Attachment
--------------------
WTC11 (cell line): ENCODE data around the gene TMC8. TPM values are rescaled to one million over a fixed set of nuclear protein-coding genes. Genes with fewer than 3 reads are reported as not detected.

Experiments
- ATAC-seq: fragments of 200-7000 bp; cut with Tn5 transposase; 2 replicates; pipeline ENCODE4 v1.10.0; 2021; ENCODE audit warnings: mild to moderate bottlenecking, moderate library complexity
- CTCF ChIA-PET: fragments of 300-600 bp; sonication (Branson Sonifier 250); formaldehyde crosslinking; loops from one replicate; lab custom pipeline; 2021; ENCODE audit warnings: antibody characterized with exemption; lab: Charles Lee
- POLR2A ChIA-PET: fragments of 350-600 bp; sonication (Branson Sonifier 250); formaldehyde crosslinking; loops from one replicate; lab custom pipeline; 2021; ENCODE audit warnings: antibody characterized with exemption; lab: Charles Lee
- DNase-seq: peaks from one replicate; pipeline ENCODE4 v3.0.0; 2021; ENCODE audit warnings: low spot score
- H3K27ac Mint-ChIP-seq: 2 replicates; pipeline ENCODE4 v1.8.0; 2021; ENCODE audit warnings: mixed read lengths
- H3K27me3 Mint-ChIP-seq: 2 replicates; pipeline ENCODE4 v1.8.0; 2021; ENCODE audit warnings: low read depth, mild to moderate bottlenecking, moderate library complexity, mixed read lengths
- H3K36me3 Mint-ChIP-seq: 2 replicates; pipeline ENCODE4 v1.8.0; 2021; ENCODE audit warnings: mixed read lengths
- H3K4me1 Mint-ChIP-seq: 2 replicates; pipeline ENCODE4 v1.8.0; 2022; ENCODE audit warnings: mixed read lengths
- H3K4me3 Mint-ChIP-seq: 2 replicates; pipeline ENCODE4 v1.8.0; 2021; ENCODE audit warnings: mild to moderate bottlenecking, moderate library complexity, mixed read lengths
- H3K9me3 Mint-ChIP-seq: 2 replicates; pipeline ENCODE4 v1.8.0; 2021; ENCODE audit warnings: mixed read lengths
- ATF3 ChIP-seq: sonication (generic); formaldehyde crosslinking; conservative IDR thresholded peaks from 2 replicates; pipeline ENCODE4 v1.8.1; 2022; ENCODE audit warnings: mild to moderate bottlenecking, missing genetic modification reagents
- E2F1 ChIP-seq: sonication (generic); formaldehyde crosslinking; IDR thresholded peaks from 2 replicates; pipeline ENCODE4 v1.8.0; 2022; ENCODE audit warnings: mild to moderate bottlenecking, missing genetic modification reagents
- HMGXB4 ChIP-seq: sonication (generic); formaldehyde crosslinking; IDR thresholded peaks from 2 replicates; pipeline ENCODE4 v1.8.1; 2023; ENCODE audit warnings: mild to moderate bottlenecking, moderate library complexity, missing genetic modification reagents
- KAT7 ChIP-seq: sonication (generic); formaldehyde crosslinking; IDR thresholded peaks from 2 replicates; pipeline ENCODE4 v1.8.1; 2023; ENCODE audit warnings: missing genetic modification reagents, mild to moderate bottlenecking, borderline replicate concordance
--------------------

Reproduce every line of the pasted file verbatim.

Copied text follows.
WTC11 (cell line): ENCODE data around the gene TMC8. TPM values are rescaled to one million over a fixed set of nuclear protein-coding genes. Genes with fewer than 3 reads are reported as not detected.

Experiments
- ATAC-seq: fragments of 200-7000 bp; cut with Tn5 transposase; 2 replicates; pipeline ENCODE4 v1.10.0; 2021; ENCODE audit warnings: mild to moderate bottlenecking, moderate library complexity
- CTCF ChIA-PET: fragments of 300-600 bp; sonication (Branson Sonifier 250); formaldehyde crosslinking; loops from one replicate; lab custom pipeline; 2021; ENCODE audit warnings: antibody characterized with exemption; lab: Charles Lee
- POLR2A ChIA-PET: fragments of 350-600 bp; sonication (Branson Sonifier 250); formaldehyde crosslinking; loops from one replicate; lab custom pipeline; 2021; ENCODE audit warnings: antibody characterized with exemption; lab: Charles Lee
- DNase-seq: peaks from one replicate; pipeline ENCODE4 v3.0.0; 2021; ENCODE audit warnings: low spot score
- H3K27ac Mint-ChIP-seq: 2 replicates; pipeline ENCODE4 v1.8.0; 2021; ENCODE audit warnings: mixed read lengths
- H3K27me3 Mint-ChIP-seq: 2 replicates; pipeline ENCODE4 v1.8.0; 2021; ENCODE audit warnings: low read depth, mild to moderate bottlenecking, moderate library complexity, mixed read lengths
- H3K36me3 Mint-ChIP-seq: 2 replicates; pipeline ENCODE4 v1.8.0; 2021; ENCODE audit warnings: mixed read lengths
- H3K4me1 Mint-ChIP-seq: 2 replicates; pipeline ENCODE4 v1.8.0; 2022; ENCODE audit warnings: mixed read lengths
- H3K4me3 Mint-ChIP-seq: 2 replicates; pipeline ENCODE4 v1.8.0; 2021; ENCODE audit warnings: mild to moderate bottlenecking, moderate library complexity, mixed read lengths
- H3K9me3 Mint-ChIP-seq: 2 replicates; pipeline ENCODE4 v1.8.0; 2021; ENCODE audit warnings: mixed read lengths
- ATF3 ChIP-seq: sonication (generic); formaldehyde crosslinking; conservative IDR thresholded peaks from 2 replicates; pipeline ENCODE4 v1.8.1; 2022; ENCODE audit warnings: mild to moderate bottlenecking, missing genetic modification reagents
- E2F1 ChIP-seq: sonication (generic); formaldehyde crosslinking; IDR thresholded peaks from 2 replicates; pipeline ENCODE4 v1.8.0; 2022; ENCODE audit warnings: mild to moderate bottlenecking, missing genetic modification reagents
- HMGXB4 ChIP-seq: sonication (generic); formaldehyde crosslinking; IDR thresholded peaks from 2 replicates; pipeline ENCODE4 v1.8.1; 2023; ENCODE audit warnings: mild to moderate bottlenecking, moderate library complexity, missing genetic modification reagents
- KAT7 ChIP-seq: sonication (generic); formaldehyde crosslinking; IDR thresholded peaks from 2 replicates; pipeline ENCODE4 v1.8.1; 2023; ENCODE audit warnings: missing genetic modification reagents, mild to moderate bottlenecking, borderline replicate concordance